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Chevette to Corvette No. 48: The 1951-52 Fort Wayne Pistons

Facts

  • Actual record: 29-37
  • Pythagorean record: 27-39
  • Points Per Game: 78.0 (9th of 10)
  • Opponent points per game: 80.1 (2nd of 10)
  • Arena: North Side High School Gym
  • Head coaches: Paul Birch

Playoffs

  • Lost in first round to the Rochester Royals, 2-0

Leaders

  • Points per game: Frankie Brian (15.9)
  • Rebounds per game: Larry Foust (13.3)
  • Assists per game: Fred Schaus (4.0)

Top player

Larry Foust

In his second season, Faust averaged 15.9 points, 13.3 rebounds and a career-high 3.0 assists per game to make the All-NBA second team. That recognition earned Foust a $100 bonus, according to Rodger Nelson’s “The Zollner Piston Story.”

Key transaction

Traded Bill Sharman to the Boston Celtics for Chuck Share

During the 1950-51 season, the Washington Capitols folded with a 10-25 record. So the remaining NBA teams held a dispersal draft in January to re-assign the Capitols’ players. Wisely, the Pistons took Bill Sharman, a rookie who was leading Washington with 12.2 points per game.

But Sharman, who was also pursuing a professional baseball career, refused to report to Fort Wayne, according to Ralph Hickock. Sharman sat out the rest of the NBA season following the Capitols’ demise, leaving the Pistons to handle him in the offseason.

The Pistons had wanted Share for a while, and they even thought they had acquired him earlier.

Boston drafted Share with the No. 1 overall pick in 1950,* but he opted to join the Waterloo Hawks of the National Professional Basketball League. Nelson:

Share remembered, "I was attending Bowling Green in Ohio when the Celtics drafted me. I found out when I read it in the Toledo Blade. I was contacted by Boston and I signed, I forgot for how much. Then I was contacted by a team from Waterloo, Iowa, that played in the National Professional Basketball League. They put $2500 on the table and said, Tf you sign with us, you can take this money with you now.’ I was engaged and $2,500 was a lot of money, so I signed with them, too. I even played with Waterloo for a month, then the league folded.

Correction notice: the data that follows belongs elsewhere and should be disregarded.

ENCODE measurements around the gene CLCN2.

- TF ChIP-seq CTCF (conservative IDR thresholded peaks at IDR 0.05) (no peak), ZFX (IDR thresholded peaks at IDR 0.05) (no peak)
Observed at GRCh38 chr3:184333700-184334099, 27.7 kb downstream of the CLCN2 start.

He tried to sign with the Pistons, who had agreed to send a first-round pick to Boston in exchange for permission to buy Share from Waterloo, according to the Associated Press. But NBA President Maurice Podoloff nixed that arrangement.

 *The Celtics infamously passed on Bob Cousy, who starred at nearby Holy Cross  and was drafted third by the Tri-Cities Blackhawks, to pick Share. Larry Schwartz for ESPN.com:

Boston had the first pick in the 1950 NBA draft, and Auerbach selected 6-11 center Chuck Share of Bowling Green. After being criticized by the Boston media, Auerbach responded: "We need a big man. Little men are a dime a dozen. I’m supposed to win, not go after local yokels."

Of course, the Celtics later acquired Cousy.

As a workaround, the Pistons traded Sharman to get their man. Share, 6-foot-11 and 235 pounds, had the size they coveted, but he never blossomed into an impact player with the Pistons. His best years, highlighted by a 14 and 11 season in 1955-56, came with the Hawks, and his nine-year career was a major letdown for a No. 1 overall pick.